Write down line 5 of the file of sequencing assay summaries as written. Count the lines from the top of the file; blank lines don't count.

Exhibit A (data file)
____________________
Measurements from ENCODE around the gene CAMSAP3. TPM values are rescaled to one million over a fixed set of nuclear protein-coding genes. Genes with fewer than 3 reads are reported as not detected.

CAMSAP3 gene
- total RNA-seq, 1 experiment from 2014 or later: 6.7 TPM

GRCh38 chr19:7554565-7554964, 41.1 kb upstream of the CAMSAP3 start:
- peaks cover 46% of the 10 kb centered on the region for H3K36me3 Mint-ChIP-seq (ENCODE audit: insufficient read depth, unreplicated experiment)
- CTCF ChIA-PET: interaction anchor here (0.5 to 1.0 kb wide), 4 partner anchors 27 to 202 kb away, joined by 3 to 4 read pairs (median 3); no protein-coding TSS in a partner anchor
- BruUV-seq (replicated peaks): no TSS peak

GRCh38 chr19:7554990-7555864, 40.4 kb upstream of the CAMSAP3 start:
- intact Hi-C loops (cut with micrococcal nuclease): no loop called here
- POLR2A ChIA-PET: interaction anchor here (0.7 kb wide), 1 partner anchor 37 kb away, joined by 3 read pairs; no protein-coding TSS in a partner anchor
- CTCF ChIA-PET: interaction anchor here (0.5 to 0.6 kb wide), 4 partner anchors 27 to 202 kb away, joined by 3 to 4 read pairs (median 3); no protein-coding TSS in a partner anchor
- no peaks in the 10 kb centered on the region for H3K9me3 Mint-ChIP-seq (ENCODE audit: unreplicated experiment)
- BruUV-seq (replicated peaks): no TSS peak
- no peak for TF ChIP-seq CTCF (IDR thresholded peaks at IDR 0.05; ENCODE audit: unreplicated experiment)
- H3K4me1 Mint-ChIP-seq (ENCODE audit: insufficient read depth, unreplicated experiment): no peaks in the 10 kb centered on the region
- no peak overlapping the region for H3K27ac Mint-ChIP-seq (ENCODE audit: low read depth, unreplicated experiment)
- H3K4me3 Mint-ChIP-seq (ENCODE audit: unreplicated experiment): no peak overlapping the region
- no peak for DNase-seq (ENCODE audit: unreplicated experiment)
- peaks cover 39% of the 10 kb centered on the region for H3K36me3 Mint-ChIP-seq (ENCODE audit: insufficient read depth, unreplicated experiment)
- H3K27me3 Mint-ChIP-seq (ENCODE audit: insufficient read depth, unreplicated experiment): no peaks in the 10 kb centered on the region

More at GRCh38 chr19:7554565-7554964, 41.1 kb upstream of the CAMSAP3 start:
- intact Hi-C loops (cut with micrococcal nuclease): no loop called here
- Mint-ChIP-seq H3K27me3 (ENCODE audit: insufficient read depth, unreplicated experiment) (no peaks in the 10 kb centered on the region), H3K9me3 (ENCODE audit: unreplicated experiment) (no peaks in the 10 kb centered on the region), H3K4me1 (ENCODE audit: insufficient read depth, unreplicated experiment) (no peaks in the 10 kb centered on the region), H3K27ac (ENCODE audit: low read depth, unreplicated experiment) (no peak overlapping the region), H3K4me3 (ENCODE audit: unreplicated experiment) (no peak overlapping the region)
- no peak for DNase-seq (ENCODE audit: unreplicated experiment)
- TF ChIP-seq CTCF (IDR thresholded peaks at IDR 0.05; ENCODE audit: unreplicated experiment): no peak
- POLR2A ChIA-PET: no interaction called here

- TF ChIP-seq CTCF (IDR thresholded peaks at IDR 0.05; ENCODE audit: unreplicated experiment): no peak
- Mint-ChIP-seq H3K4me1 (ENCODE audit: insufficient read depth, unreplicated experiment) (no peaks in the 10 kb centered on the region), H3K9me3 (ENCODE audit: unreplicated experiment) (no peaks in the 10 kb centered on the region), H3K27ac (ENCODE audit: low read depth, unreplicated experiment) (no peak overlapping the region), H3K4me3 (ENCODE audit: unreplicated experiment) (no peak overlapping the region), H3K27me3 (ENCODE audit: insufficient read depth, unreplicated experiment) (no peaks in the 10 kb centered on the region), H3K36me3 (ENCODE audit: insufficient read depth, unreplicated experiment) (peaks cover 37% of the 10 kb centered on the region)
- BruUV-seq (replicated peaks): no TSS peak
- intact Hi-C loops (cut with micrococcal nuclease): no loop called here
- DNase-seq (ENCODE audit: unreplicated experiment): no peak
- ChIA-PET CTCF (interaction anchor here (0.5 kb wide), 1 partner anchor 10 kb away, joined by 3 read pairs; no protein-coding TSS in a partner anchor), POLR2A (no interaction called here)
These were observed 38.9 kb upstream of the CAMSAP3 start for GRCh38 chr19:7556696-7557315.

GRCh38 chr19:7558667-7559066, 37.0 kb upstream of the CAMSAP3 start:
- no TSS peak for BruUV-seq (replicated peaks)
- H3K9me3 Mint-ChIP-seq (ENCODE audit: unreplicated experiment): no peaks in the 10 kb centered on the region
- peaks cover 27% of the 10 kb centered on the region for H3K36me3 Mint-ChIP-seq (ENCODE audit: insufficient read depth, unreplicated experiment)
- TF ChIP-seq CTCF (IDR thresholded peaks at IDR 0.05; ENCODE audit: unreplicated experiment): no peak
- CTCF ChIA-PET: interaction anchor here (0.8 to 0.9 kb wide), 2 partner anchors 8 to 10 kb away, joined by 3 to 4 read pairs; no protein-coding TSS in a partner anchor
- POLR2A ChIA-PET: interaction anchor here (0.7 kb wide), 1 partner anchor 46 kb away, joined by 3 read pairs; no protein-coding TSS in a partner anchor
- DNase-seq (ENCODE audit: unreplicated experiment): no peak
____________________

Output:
- peaks cover 46% of the 10 kb centered on the region for H3K36me3 Mint-ChIP-seq (ENCODE audit: insufficient read depth, unreplicated experiment)